Update: City Taps Massive Pipe Inspection Program to Pinpoint Sinkhole Cause

Question remains whether issue could have been avoided with proper maintenance and inspection schedule

Update: City Taps Massive Pipe Inspection Program to Pinpoint Sinkhole Cause

A sinkhole discovered on Christmas Eve in Frasier, Michigan, displaced the residents of 22 homes. (Photo by Bryce Huffman, Michigan Radio)

Perhaps in an attempt to make up for years to infrastructure neglect, Macomb County plans inspect the entire pipe system surrounding a collapsed sewer line that turned into a massive sinkhole Christmas Eve in Frasier, Michigan.

The inspection will use cameras and other technologies to examine 17 miles of pipe in the Macomb Interceptor Drainage District. Macomb County Public Works Commissioner Candice Miller says doing a full inspection is the only way to know if there’s additional damage, and what the fixes might look like.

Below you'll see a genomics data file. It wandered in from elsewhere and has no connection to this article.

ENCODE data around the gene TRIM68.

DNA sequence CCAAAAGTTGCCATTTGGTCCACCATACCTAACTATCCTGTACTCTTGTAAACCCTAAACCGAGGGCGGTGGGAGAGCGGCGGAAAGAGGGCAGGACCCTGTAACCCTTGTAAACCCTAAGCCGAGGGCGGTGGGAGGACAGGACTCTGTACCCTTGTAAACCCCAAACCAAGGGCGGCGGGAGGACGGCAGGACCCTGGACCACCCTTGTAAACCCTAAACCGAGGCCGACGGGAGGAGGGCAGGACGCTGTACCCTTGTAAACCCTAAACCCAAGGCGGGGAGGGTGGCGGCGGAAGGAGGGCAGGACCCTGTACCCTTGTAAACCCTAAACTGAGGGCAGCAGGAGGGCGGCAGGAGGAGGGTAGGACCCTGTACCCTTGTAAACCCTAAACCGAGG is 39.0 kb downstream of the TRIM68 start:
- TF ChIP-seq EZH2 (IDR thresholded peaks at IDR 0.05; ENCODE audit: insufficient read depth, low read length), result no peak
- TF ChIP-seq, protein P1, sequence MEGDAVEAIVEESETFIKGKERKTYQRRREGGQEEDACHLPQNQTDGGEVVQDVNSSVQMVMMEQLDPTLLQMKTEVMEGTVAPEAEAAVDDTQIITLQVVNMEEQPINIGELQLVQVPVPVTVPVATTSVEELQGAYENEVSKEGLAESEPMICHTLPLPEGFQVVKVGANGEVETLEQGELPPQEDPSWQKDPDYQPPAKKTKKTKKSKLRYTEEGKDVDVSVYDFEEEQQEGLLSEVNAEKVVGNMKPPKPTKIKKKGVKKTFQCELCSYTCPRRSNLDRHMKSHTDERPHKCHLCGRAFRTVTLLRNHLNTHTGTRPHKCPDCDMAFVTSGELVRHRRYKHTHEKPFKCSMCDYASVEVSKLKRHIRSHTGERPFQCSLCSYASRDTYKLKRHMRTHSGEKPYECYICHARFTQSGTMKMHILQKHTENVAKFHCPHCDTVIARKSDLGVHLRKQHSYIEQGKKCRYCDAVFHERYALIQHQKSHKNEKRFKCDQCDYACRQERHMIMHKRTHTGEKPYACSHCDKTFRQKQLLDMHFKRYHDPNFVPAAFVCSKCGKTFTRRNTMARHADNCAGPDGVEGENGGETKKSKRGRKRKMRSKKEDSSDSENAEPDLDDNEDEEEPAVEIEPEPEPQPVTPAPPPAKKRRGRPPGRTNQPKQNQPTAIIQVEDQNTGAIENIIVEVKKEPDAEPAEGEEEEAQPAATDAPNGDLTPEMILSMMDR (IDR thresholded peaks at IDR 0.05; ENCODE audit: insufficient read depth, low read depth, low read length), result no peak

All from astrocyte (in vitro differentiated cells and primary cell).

Total repair costs are estimated to run upwards of $150 million, the brunt of which will fall on ratepayers in the 11 Macomb communities that make up the drainage district.

“We need to have all the information at our fingertips to make sure that we can be making the very best decision for the ratepayers, because quite frankly that’s who’s paying for all of this work,” Miller told Michigan Public Radio.

So far, Macomb County has not received any major state or federal aid to deal with the sinkhole. “Fingers crossed we’ll get a little bit of help here, but we might not,” Miller said.

A state grant will help cover most of the cost of the $1.5 million state inspection, Miller said. It should take three to four months.

The widespread sewer inspection is exactly what James Heath, a former longtime employee of the Detroit Water and Sewerage Department suggests could have helped avoid the massive sinkhole that led to the evacuation of 22 homes in a January UGLI Tech story.

“I don’t think it’s any one person. It’s a systemic problem with communities that fail to perform inspections like they should,” James Heath told the Detroit Free Press. “Inspection and maintenance should be a continuous process.”

Source: Michigan Public Radio

We need to have all the information at our fingertips to make sure that we can be making the very best decision for the ratepayers.”

Candice Miller, Macomb County Public Works Commissioner


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